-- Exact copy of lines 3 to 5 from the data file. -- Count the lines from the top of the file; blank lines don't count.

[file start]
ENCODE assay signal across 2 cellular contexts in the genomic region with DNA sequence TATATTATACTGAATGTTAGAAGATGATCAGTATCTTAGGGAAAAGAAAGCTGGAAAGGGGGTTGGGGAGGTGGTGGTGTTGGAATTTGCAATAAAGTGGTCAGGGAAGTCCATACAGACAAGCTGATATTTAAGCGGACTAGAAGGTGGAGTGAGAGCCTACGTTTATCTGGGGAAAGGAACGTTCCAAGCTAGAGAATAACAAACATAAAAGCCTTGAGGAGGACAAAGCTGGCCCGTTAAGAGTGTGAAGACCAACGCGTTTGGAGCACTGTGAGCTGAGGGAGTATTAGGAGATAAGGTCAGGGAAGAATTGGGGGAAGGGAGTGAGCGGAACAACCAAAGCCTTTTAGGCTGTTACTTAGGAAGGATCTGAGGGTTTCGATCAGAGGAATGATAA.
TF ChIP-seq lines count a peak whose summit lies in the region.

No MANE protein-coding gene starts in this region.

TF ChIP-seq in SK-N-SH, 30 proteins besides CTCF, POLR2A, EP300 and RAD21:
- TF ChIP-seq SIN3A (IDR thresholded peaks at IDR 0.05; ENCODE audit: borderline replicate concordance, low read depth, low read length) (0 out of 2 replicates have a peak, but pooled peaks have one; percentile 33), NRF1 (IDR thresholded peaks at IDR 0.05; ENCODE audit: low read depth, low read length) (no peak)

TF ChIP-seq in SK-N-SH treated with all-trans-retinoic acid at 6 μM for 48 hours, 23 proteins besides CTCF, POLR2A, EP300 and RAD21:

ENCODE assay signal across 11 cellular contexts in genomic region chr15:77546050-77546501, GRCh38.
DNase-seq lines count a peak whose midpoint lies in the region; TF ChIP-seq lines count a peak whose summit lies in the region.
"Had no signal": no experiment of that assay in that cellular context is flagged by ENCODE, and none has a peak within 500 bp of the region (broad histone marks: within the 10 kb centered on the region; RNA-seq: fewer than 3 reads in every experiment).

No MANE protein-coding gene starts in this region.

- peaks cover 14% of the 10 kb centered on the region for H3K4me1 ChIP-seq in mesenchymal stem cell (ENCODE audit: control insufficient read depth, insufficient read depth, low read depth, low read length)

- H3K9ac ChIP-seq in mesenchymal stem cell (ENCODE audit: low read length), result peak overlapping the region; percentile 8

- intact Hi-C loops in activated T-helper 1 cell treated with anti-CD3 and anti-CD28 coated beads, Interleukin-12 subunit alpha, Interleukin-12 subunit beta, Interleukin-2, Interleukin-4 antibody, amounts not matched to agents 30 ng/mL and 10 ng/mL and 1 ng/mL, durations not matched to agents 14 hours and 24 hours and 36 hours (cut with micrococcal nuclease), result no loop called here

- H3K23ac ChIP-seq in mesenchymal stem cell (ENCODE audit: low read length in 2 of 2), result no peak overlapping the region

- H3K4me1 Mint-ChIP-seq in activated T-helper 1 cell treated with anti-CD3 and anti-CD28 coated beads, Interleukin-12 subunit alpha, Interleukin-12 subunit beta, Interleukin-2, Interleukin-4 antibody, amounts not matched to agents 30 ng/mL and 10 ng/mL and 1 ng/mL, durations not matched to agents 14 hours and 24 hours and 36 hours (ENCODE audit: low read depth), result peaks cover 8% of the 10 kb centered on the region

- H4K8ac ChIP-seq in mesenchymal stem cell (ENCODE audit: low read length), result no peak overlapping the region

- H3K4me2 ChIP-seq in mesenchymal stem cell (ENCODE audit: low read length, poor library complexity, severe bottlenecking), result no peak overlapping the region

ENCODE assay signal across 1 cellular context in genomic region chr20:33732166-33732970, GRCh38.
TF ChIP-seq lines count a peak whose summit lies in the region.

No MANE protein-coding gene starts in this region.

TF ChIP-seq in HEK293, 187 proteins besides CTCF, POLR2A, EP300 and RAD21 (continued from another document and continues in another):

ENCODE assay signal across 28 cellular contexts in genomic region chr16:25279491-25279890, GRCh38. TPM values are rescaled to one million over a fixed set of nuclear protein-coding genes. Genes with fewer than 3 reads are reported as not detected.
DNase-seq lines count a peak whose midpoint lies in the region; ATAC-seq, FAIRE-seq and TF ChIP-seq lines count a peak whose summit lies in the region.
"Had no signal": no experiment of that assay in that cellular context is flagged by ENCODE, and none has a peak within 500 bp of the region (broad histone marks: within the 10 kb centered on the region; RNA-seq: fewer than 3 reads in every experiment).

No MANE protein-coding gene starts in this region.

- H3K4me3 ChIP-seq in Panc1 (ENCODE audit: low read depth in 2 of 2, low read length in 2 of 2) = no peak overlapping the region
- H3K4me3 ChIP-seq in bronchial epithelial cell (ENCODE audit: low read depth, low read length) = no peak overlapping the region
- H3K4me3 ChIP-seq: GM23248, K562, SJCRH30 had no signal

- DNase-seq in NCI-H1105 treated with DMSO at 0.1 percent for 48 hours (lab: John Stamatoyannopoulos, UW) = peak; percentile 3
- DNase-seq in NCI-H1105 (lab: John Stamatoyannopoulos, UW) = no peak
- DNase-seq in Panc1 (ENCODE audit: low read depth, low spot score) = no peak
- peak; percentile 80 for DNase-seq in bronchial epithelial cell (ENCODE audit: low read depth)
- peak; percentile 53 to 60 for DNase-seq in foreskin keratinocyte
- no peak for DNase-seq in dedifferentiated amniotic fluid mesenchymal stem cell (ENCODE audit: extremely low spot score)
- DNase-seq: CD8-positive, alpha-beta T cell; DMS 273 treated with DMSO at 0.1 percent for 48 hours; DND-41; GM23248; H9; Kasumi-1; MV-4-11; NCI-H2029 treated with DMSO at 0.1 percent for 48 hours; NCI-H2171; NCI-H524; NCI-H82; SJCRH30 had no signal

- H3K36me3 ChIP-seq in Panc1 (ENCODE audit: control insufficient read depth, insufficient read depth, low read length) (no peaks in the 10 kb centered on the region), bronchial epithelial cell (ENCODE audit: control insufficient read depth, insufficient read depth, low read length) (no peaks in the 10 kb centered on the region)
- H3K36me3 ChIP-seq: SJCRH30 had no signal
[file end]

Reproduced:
No MANE protein-coding gene starts in this region.

TF ChIP-seq in SK-N-SH, 30 proteins besides CTCF, POLR2A, EP300 and RAD21:
- TF ChIP-seq SIN3A (IDR thresholded peaks at IDR 0.05; ENCODE audit: borderline replicate concordance, low read depth, low read length) (0 out of 2 replicates have a peak, but pooled peaks have one; percentile 33), NRF1 (IDR thresholded peaks at IDR 0.05; ENCODE audit: low read depth, low read length) (no peak)